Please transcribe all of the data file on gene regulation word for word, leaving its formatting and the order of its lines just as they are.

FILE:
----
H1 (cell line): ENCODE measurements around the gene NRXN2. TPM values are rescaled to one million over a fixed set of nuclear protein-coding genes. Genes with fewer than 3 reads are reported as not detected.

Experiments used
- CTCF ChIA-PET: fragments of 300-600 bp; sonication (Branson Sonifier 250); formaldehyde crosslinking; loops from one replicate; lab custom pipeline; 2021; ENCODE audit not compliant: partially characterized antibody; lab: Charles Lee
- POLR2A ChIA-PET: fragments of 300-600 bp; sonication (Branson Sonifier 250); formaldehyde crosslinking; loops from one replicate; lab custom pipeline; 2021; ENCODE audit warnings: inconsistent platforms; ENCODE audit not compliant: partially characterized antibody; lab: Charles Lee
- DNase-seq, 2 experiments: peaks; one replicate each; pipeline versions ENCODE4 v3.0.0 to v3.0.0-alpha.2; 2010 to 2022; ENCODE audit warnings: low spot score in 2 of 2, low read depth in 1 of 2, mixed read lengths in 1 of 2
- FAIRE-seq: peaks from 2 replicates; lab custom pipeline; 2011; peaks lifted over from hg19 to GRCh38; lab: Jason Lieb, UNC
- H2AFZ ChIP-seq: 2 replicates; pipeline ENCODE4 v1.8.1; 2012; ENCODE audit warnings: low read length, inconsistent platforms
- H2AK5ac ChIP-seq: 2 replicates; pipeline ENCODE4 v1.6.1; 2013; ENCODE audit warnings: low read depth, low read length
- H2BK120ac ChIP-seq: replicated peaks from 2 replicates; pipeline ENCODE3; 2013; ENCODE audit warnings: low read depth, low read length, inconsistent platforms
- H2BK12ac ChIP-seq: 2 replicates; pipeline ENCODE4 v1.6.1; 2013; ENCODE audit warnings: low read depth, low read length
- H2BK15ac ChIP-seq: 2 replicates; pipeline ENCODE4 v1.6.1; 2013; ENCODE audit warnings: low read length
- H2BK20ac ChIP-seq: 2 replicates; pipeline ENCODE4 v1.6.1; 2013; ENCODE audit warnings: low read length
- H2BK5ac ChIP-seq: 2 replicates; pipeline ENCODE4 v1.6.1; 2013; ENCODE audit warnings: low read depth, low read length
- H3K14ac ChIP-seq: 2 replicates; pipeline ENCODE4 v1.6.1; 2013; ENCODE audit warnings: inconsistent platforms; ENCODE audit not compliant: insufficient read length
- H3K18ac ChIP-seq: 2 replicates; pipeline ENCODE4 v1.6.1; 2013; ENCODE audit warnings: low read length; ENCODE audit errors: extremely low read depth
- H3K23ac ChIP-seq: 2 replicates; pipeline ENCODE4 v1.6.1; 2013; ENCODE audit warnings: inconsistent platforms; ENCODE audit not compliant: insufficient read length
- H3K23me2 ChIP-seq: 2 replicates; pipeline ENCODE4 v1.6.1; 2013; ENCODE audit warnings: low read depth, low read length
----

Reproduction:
H1 (cell line): ENCODE measurements around the gene NRXN2. TPM values are rescaled to one million over a fixed set of nuclear protein-coding genes. Genes with fewer than 3 reads are reported as not detected.

Experiments used
- CTCF ChIA-PET: fragments of 300-600 bp; sonication (Branson Sonifier 250); formaldehyde crosslinking; loops from one replicate; lab custom pipeline; 2021; ENCODE audit not compliant: partially characterized antibody; lab: Charles Lee
- POLR2A ChIA-PET: fragments of 300-600 bp; sonication (Branson Sonifier 250); formaldehyde crosslinking; loops from one replicate; lab custom pipeline; 2021; ENCODE audit warnings: inconsistent platforms; ENCODE audit not compliant: partially characterized antibody; lab: Charles Lee
- DNase-seq, 2 experiments: peaks; one replicate each; pipeline versions ENCODE4 v3.0.0 to v3.0.0-alpha.2; 2010 to 2022; ENCODE audit warnings: low spot score in 2 of 2, low read depth in 1 of 2, mixed read lengths in 1 of 2
- FAIRE-seq: peaks from 2 replicates; lab custom pipeline; 2011; peaks lifted over from hg19 to GRCh38; lab: Jason Lieb, UNC
- H2AFZ ChIP-seq: 2 replicates; pipeline ENCODE4 v1.8.1; 2012; ENCODE audit warnings: low read length, inconsistent platforms
- H2AK5ac ChIP-seq: 2 replicates; pipeline ENCODE4 v1.6.1; 2013; ENCODE audit warnings: low read depth, low read length
- H2BK120ac ChIP-seq: replicated peaks from 2 replicates; pipeline ENCODE3; 2013; ENCODE audit warnings: low read depth, low read length, inconsistent platforms
- H2BK12ac ChIP-seq: 2 replicates; pipeline ENCODE4 v1.6.1; 2013; ENCODE audit warnings: low read depth, low read length
- H2BK15ac ChIP-seq: 2 replicates; pipeline ENCODE4 v1.6.1; 2013; ENCODE audit warnings: low read length
- H2BK20ac ChIP-seq: 2 replicates; pipeline ENCODE4 v1.6.1; 2013; ENCODE audit warnings: low read length
- H2BK5ac ChIP-seq: 2 replicates; pipeline ENCODE4 v1.6.1; 2013; ENCODE audit warnings: low read depth, low read length
- H3K14ac ChIP-seq: 2 replicates; pipeline ENCODE4 v1.6.1; 2013; ENCODE audit warnings: inconsistent platforms; ENCODE audit not compliant: insufficient read length
- H3K18ac ChIP-seq: 2 replicates; pipeline ENCODE4 v1.6.1; 2013; ENCODE audit warnings: low read length; ENCODE audit errors: extremely low read depth
- H3K23ac ChIP-seq: 2 replicates; pipeline ENCODE4 v1.6.1; 2013; ENCODE audit warnings: inconsistent platforms; ENCODE audit not compliant: insufficient read length
- H3K23me2 ChIP-seq: 2 replicates; pipeline ENCODE4 v1.6.1; 2013; ENCODE audit warnings: low read depth, low read length